Now and then, I’ll find an author whose works I enjoy more than understand. Chinese magic realist/surrealist Can Xue is such a writer. I enjoy the density of unease she packs into commonplace language. In twenty words she can provide a sense of disquiet that takes hours to shake.
I could give you the Wikipedia view, that her work forgoes the sociopolitical realism of many contemporary Chinese authors in favor of casual violence and unsettling imagery. Like I know dick about post-Mao literature. All I know is she freaks me out.
Can Xue, penname for Deng Xiaohua, means “dirty snow that won’t melt.” A more perfect pseudonym I couldn’t imagine. This two-character poem aptly describes her style, imparting the feeling of polluted winter. That which falls from the sky clean and bright will later cling to the streets in an industrial district, all slush and soot.
Aspiring writers are often told, “Write what you know.” I can’t help but wonder if Can Xue would agree or find the notion offensive. On the one hand, she admits that in her stories there’s a diffused autobiographical element, but says it would be a mistake to look for specific correlation between her fiction and her life. She repeatedly says she writes from the unconscious. Writing, for her, is exclusively an examination of an internal landscape. Maybe she’d say, “Write what you don’t quite know,” instead.
Contrasting her stories with those of Gabriel García Márquez, she says: “He writes mostly about the outside world. I’m not as interested in the external world. I expel all outside forces in my works.” While I can’t say I agree with her assessment of García Márquez, the statement sums up her priorities pretty nicely. García Márquez can be a lush and emotional writer. Can Xue’s approach is one of intellectual seclusion.
In her short work, she’s absorbed some of the mystery and concision of Borges and shares Kafka’s talent for creating an atmosphere of unspecified danger (and I must admit, Borges and Kafka are also writers I don’t always understand). Her lyrical swiftness reminds me sometimes of Calvino, but with none of his lightness.
Intimacy between people never quite works in her stories and self-examination is either microscope or telescope. Communication is rendered absurd or unfulfilling, more an exchange of non sequiturs than conversation. Characters drift along, so isolated they may as well be ghosts. In some cases, they are ghosts and just don’t know it yet.
For example, in Yellow Mud Street, her earliest novella, one character says, “They say a woman is dead. Her arms were chopped off and thrown by the riverside. I rushed over there for a look this morning, but they were nowhere to be found. Someone must have spread a rumor.” To this, another character says, “How scary! There’s no end to this rain. I simply can’t sleep well.”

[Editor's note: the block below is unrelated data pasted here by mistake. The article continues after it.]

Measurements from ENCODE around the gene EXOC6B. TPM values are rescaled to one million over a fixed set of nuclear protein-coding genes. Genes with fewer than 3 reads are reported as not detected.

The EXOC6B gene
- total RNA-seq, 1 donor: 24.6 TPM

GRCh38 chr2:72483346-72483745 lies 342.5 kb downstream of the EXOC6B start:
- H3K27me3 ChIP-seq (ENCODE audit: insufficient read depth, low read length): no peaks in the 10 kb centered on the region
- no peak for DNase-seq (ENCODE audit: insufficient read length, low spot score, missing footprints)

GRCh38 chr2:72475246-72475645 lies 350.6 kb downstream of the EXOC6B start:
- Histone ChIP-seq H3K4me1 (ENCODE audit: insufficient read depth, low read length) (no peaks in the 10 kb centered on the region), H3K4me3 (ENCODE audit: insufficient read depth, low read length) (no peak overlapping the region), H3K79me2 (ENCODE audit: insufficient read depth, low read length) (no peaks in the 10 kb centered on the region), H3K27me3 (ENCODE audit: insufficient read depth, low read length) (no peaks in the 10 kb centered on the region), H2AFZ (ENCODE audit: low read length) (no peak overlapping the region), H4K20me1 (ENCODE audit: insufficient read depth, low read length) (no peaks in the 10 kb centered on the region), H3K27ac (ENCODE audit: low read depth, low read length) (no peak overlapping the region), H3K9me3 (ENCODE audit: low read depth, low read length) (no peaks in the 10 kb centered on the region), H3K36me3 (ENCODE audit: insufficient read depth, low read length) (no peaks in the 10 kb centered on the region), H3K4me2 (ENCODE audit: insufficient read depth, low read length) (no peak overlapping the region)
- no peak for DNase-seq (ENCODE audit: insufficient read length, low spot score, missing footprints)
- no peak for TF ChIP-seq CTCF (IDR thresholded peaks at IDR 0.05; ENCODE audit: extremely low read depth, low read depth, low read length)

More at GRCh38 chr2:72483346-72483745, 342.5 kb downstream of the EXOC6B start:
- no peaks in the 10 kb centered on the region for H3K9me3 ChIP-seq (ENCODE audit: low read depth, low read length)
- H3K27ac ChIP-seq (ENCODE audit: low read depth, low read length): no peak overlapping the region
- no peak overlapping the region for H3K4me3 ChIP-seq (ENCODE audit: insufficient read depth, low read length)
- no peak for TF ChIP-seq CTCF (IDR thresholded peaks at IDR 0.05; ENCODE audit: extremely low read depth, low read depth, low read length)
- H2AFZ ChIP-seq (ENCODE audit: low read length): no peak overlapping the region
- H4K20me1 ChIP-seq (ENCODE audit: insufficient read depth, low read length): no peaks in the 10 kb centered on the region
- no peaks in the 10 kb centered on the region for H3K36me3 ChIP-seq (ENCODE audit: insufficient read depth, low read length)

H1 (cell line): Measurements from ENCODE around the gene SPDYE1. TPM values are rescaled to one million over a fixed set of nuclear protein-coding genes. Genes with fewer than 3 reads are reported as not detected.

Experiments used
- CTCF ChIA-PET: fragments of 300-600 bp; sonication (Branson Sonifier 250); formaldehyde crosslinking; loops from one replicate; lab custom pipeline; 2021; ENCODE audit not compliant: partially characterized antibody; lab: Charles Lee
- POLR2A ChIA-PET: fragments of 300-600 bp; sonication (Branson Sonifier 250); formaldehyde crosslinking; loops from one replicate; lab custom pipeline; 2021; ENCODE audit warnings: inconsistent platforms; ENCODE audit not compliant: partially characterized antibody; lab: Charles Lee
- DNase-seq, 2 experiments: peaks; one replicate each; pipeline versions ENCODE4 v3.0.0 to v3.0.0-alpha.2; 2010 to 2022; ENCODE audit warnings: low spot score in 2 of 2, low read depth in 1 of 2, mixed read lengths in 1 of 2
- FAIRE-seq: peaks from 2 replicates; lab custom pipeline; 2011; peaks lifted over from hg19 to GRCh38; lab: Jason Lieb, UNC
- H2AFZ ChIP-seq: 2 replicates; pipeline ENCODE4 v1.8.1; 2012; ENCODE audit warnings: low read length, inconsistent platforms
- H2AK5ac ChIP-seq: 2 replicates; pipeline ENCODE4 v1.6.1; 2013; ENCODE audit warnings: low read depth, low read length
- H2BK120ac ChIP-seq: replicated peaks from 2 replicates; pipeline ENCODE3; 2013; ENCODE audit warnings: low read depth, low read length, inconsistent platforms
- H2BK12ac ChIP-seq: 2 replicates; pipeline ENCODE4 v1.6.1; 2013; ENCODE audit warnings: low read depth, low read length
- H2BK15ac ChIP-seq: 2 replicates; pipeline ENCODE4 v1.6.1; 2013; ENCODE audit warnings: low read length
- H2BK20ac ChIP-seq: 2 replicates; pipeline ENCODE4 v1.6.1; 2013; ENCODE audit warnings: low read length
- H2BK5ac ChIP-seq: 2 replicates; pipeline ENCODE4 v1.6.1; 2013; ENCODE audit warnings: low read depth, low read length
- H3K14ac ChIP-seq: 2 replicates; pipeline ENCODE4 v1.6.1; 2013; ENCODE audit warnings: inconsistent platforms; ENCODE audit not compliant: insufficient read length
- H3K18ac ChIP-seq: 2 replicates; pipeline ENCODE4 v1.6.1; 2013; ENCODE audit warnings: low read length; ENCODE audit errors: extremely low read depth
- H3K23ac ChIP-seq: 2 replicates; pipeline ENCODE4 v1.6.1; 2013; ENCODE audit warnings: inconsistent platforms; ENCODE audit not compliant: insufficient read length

Yellow Mud Street begins and ends with a narrator looking for a long-gone street in a screwed up industrial town where the one and only factory makes large ball bearings but no one knows what they’re used for. What isn’t clear is why the narrator would ever want to find the street. It is, by all accounts, a lifeless and indistinct place at best, and at worst, a decomposing nightmare in which the floodwaters of Chang Jiang pour out of David Lynch’s ears. It’s even nastier than Tacoma.
“Yellow Mud Street was long and narrow,” she writes in the beginning of the second chapter. “Both sides were jammed with a variety of dwarf houses, all tilted and slanting: houses with brick walls or board walls; with straw roofs or tile roofs; with three windows or two windows; with doors facing the street or facing away from the street; houses with or without front stoops, with or without yards, and so on.” This is a technique she employs frequently. She meanders back and forth between vague contradictions until an unformed sense of place is implied without actually describing anything specific.
As the story progresses, she builds on the feeling of shifting reality and takes it to dark extremes. The people of Yellow Mud Street become monstrous through indifferent depravity. None of it ever really matters. The old woman who makes wine of cockroaches, the ghost who may or may not cut off people’s ears, the mad dogs, headless corpses and fly-eaters all the horrors of Yellow Mud Street are presented in flat affect.
Strangest of all the inconsequential elements: Wang Zi-guang. He may or may not have been a person. May or may not have been a character. Might have been the relative of Wang Si-ma, someone who also probably didn’t exist. Wang Zi-guang comes to town and people get agitated about him but never fully decide if he is a person. They tell each other, “The image of Wang Zi-guang is an ideal for us Yellow Mud Street people. Our life will be greatly changed from now on.” Only nothing changes. The nightmare continues to balance the banal and the horrifying.
Articles I’ve read say that the book is deeply political. I dunno. If futility and rot are political topics, then I guess Yellow Mud Street is a manifesto. All I know is it’s disconcerting. And I enjoy, now and then, a good concert-dissing.
Even if I don’t really know what the hell is going on in Can Xue’s stories, I think that I know that with work like hers, not knowing is the whole point.